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Everything posted by ensys

  1. Well, I wouldn't be too sure about that. My '77 is an original Cal. car, and it came well treated with the then conventional asphalt-based undercoat. Not terribly neatly, but thorough.
  2. I can't help wondering.... I have seen OEM parts for other old cars, some produced after the series production for which they were intended, that had a protective coating to enhance their shelf life. Just a thought...
  3. Maybe not, but you're certainly losing. But hey, who's keeping score? You?
  4. Mr.Head: My, aren't you the helpful fellow. I can tell you I appreciate the effort, no matter how aspirational it may be. A clumsy attempt at cutesy sarcasm to be sure, but you have unknowingly added the icing on this half-baked cake of boorish behavior. "why are you here?" Exactly. While the first post of this thread was quite specific about its purpose (help solve an electrical problem), by the fourth post, that train of thought had been switched to the siding of personality issues, so it's no wonder that you (and the others) have forgotten the point. I reckon it's that attention-span thing. I know I'm tired of this lame excuse for repartee that has nothing to do with the electrical systems of a Z, a subject that can inspire more widespread interest than a dust-up by the kids on the playground. Believe it or else, there are a respectable number of sincere enthusiasts that would like to know about wiring diagram issues beyond the kerfuffle over a mistake I acknowledged immediately. Still waiting in the wings are diagram issues that could effect the pursuit of problem solutions for 280Z owners. After all, isn't that kind of information sharing the whole idea of this joint; or have hissy fits, cat fights, and ego-strutting become the forum's reason for existence. Which do you think it should be, Mr.Mike? And while I have your attention Sir, got any ideas about how I lost the ability to post an image in just 30-some days (with no changes in equipment or programs, and over three different platforms)? Inquiring minds want to know...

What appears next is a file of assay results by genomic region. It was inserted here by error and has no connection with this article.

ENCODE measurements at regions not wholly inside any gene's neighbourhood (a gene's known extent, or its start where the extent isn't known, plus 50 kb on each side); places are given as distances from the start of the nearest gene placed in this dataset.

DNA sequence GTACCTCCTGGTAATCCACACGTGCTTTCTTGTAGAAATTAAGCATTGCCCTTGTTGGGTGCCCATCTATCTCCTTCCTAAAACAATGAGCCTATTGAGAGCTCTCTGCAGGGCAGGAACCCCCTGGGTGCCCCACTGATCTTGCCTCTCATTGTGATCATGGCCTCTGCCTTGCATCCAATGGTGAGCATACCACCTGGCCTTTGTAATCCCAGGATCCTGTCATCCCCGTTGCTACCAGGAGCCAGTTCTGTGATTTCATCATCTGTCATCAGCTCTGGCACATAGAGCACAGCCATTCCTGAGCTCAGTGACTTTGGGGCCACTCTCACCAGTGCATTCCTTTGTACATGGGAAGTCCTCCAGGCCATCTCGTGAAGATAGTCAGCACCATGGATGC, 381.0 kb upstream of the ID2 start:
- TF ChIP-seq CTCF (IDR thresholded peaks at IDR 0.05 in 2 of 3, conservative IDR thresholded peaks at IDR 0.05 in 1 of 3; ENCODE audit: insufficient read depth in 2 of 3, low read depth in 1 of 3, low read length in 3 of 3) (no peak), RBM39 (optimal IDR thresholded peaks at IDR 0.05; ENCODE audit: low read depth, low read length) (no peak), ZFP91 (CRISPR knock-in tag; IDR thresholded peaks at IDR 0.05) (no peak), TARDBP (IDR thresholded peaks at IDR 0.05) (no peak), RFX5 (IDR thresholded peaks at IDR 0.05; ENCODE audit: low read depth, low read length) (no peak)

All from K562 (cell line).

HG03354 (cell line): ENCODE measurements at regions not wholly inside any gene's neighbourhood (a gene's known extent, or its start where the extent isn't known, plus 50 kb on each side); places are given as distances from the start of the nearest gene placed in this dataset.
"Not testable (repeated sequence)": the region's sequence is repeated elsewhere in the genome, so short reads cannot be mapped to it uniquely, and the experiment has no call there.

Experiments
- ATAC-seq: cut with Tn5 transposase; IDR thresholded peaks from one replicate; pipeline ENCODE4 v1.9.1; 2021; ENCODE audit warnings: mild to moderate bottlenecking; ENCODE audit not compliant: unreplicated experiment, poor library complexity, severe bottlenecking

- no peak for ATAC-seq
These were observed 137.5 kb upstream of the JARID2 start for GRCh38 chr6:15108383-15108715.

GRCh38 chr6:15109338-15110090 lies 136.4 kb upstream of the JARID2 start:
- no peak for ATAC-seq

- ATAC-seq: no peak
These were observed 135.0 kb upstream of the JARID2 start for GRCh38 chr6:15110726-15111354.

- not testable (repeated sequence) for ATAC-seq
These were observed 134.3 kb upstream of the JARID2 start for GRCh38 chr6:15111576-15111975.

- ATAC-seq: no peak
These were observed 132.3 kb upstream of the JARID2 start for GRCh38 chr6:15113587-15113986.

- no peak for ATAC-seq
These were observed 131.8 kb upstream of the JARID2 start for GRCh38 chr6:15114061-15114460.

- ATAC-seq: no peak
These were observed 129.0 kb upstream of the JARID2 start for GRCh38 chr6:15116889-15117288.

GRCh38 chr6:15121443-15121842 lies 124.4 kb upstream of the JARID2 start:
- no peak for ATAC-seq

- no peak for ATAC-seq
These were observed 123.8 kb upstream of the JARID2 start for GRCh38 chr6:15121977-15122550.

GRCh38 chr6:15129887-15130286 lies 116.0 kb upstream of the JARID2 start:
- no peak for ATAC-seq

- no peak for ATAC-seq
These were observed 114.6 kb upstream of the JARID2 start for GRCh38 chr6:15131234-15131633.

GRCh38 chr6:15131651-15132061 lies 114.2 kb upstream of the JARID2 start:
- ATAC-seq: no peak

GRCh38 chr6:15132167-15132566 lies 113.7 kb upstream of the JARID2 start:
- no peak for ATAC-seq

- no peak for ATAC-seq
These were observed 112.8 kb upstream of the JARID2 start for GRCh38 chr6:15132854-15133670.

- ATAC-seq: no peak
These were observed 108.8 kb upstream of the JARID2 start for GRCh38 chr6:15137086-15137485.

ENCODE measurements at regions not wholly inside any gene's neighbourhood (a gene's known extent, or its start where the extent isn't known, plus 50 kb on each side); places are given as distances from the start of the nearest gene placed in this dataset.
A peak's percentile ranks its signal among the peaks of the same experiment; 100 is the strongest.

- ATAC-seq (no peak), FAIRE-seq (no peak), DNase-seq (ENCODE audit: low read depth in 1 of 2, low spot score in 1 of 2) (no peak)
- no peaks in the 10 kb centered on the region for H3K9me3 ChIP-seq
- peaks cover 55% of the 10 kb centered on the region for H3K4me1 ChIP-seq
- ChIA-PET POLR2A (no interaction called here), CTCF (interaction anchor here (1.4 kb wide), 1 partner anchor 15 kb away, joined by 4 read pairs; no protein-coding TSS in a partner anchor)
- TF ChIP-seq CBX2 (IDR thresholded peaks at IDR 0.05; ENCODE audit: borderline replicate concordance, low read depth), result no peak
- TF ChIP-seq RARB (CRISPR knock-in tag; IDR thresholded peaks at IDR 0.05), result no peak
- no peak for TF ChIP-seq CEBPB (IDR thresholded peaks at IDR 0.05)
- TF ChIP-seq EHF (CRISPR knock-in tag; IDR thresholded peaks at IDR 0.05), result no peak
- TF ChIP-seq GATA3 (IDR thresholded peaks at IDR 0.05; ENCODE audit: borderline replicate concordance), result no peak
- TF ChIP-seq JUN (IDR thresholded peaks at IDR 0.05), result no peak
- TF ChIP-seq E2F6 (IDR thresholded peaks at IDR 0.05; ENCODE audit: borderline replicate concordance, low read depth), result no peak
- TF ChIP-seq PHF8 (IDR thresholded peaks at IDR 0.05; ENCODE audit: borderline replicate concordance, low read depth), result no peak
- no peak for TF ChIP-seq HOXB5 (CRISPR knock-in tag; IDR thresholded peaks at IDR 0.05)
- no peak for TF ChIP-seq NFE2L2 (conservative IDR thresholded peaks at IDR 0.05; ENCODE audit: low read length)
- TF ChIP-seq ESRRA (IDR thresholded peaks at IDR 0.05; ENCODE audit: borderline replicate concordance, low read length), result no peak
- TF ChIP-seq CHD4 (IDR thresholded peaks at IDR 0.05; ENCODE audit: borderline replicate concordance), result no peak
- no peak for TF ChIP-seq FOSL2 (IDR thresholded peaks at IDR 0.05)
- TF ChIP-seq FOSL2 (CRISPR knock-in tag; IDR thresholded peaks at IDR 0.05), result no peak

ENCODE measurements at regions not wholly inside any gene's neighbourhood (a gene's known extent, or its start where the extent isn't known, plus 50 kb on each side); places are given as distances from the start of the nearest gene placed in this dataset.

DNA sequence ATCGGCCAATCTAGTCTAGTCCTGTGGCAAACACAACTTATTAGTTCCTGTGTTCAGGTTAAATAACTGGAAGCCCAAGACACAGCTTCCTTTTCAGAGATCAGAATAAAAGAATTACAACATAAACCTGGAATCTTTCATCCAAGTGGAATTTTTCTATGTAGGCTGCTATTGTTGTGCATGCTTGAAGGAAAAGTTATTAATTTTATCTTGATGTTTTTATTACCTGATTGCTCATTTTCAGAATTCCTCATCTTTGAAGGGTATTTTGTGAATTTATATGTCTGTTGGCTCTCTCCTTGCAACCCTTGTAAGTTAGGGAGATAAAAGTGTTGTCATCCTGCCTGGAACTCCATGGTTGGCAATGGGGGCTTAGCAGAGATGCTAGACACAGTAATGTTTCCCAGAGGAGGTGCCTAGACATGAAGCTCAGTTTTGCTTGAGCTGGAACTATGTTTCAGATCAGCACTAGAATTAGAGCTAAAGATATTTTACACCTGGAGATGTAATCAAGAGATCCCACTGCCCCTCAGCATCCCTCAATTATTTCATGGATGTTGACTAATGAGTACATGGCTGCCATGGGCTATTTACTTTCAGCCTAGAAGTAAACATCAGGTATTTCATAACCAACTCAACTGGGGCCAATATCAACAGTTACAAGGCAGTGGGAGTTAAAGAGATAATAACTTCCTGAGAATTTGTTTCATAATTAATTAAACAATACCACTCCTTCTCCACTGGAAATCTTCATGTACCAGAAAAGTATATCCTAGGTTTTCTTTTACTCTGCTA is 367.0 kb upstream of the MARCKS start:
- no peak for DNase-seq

5. Mr.Head: Et tu, Brutus? Just when I thought you had a handle on something besides a knife. Let me set you straight: Not being possessed of a fragile ego, asking questions, seeking learned advice, or occasionally putting my foot in my mouth in the process, has never been a problem issue for me; it's how one learns. That is, until I started to do so around here, which is more akin to putting a target on your back.. By the same token, it never occurs to me that "gracious" is the correct response to ill-mannered behavior and hostile demeanor, in what is supposed to be a civil and non-judgmental conversation about cars. If one expects "thank you sir, may I have another" after none-too-subtle pokes in the eye, yer barkin' up the wrong tree. You're right about one thing tho: My Bad for not better adjusting my presentations to suit the lower common denominator of this specific audience. So of course, I must take the blame for optimistically assuming an inappropriate level of reading skill, attention span, and comprehension, let alone any real desire to communicate that which does not enhance a web image or provoke a laff, especially at someone else's expense. And of course, in certain circles here, literacy earns extra penalty points. But I'm learning... much that has nothing to do with Zs.
  6. Thank you Mr.Head for injecting a note of maturity among this mean-spirited nattering of adolescent bully boys. The only effect I'm trying to achieve is clarity, and hopefully with a little panache. Apparently, this scares some folks, tho I can't, no, I don't want to imagine why. Yes, a problem was solved, but not without the price of being the butt of derision. Frankly, the "brilliance" of the solution was not worth it. Still, it's my own fault for misjudging the situation. I made the error of assuming that helpful advice is more important than stroking egos, and that shared problem solving is more entertaining than seizing/fabricating any reason to ridicule and insult. It's my bad for forgetting these very lessons from the last thread. I should have known that for some folks, asking for help on this forum is taken as a sign of weakness. I don't think that's how this is supposed to work, but it's my bad for forgetting that no one here ever needs a hand or makes a mistake. It's also my fault for not realizing that reading comprehension is so obviously in short supply, as its lack is the true source of the petty and pointless dialogs in reply. And of course, my biggest error was in assuming I am dealing with adults, not high school rowdies, making fun of the kid with glasses. I'll keep this in mind in the future and lower my expectations accordingly. And yes, I would still like to know why I cannot now post images, when I could a month ago.